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Janet, at the tea shop, had to move this piece to an upper shelf because even though there is a sign to please not touch her, I guess they can’t help themselves. This whole process was so much fun and sometimes I think you need to do things that you normally don’t do often, just to jumpstart others avenues of who you are and where you are going with your art journey. This is a link to the original post.

http://northbrookdesigns.blogspot.ca/2015/02/gracelynn-mist.html

If you aren’t inspired to make some magic after watching this video…..then I guess you continue to search.. But I think you will be mesmerized watching her create this piece. Then head over to her You Tube channel, link below, and watch more of her videos.

This one is sped up and is 15 mins. long, and if you’re like me, I couldn’t look away. I was so enjoying watching this all come together. It’s like I said in a previous post, it’s like layer after layer to reach the final look that you want for whatever art you are creating. I hope you enjoy this and be sure to watch some of her other videos.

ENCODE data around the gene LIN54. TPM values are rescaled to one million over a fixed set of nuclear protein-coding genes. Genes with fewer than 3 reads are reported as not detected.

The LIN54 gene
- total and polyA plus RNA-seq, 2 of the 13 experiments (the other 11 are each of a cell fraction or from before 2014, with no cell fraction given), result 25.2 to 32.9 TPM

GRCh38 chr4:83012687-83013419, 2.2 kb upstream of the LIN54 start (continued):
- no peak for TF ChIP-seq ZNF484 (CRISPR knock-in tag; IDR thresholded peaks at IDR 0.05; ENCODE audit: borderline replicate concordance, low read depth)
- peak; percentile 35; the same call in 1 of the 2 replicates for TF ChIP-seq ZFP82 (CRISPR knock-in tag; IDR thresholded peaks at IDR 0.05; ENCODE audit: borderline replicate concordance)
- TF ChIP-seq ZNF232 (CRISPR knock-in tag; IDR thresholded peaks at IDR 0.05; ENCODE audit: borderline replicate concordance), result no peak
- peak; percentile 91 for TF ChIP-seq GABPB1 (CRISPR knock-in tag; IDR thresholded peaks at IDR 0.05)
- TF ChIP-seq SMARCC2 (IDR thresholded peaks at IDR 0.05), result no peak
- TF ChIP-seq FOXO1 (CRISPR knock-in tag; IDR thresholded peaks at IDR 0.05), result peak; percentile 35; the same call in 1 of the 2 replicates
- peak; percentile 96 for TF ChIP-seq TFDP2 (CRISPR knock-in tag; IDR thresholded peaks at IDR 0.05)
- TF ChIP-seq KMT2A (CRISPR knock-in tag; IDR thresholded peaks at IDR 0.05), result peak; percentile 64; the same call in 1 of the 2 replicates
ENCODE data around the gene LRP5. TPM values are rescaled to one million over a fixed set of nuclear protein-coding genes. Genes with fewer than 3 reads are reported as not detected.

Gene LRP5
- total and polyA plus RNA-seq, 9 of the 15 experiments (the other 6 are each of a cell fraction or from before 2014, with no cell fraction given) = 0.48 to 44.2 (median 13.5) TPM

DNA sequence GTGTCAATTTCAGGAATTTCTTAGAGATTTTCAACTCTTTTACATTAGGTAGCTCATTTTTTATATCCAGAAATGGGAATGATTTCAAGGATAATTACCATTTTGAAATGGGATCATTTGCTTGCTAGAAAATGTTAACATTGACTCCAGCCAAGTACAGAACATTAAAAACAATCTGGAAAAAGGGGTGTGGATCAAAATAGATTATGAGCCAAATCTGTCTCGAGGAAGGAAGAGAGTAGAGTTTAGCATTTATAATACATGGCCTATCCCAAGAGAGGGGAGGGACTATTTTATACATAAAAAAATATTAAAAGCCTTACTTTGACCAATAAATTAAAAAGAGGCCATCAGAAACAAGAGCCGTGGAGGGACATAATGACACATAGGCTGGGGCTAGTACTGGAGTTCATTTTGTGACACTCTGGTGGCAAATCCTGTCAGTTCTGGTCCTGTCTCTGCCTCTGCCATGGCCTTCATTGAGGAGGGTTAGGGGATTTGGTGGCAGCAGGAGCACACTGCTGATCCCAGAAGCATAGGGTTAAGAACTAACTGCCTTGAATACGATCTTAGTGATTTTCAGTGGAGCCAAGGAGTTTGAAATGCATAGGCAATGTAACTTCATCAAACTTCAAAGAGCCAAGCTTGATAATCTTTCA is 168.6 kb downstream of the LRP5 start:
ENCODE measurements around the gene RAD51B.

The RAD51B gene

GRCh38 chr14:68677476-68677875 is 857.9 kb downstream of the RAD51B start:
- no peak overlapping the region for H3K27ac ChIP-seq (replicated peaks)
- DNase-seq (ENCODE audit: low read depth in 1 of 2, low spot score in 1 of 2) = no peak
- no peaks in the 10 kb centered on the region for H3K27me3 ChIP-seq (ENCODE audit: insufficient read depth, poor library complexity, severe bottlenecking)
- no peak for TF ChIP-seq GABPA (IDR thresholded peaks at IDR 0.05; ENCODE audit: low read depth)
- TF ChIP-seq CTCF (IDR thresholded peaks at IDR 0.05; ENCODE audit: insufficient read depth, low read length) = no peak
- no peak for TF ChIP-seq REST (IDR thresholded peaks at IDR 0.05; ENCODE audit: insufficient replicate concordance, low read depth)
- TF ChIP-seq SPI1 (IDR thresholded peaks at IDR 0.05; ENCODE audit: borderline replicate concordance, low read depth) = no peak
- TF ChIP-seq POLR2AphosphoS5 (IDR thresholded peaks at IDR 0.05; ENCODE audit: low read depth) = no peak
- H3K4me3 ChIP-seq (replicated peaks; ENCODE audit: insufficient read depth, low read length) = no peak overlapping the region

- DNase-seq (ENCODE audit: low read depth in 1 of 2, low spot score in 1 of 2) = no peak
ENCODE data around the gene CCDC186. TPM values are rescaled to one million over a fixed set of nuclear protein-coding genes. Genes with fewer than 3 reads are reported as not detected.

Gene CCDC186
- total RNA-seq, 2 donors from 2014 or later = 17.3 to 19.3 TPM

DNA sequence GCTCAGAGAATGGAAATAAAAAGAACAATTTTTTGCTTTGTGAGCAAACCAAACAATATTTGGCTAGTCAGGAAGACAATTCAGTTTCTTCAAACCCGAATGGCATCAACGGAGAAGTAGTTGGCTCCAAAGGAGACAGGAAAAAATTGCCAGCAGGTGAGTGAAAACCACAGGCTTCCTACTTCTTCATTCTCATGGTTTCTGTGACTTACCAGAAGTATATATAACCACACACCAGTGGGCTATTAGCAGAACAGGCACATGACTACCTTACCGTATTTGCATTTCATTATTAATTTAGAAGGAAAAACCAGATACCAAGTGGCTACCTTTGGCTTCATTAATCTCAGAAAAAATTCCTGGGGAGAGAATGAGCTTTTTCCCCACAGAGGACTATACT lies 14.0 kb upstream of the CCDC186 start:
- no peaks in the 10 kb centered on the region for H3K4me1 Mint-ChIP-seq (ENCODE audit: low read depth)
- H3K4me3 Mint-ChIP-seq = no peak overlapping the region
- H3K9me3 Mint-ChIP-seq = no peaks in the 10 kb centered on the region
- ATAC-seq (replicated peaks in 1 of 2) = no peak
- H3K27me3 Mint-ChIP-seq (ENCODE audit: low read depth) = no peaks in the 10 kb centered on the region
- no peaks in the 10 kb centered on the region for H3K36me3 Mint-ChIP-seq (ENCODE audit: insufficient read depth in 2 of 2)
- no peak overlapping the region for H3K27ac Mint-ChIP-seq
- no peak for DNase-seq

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Here is her YouTube channel link.  YouTuber “Willowing”.

One I would really recommend is her interview with Byron Katie. I had never heard of either of these wonderfully inspiring women and it’s not just about art, you will see for yourself and take from this whatever helps and/or inspires you.. Enjoy. ;o)

Tuesday, July 28, 2015

Barbie and Asian Themes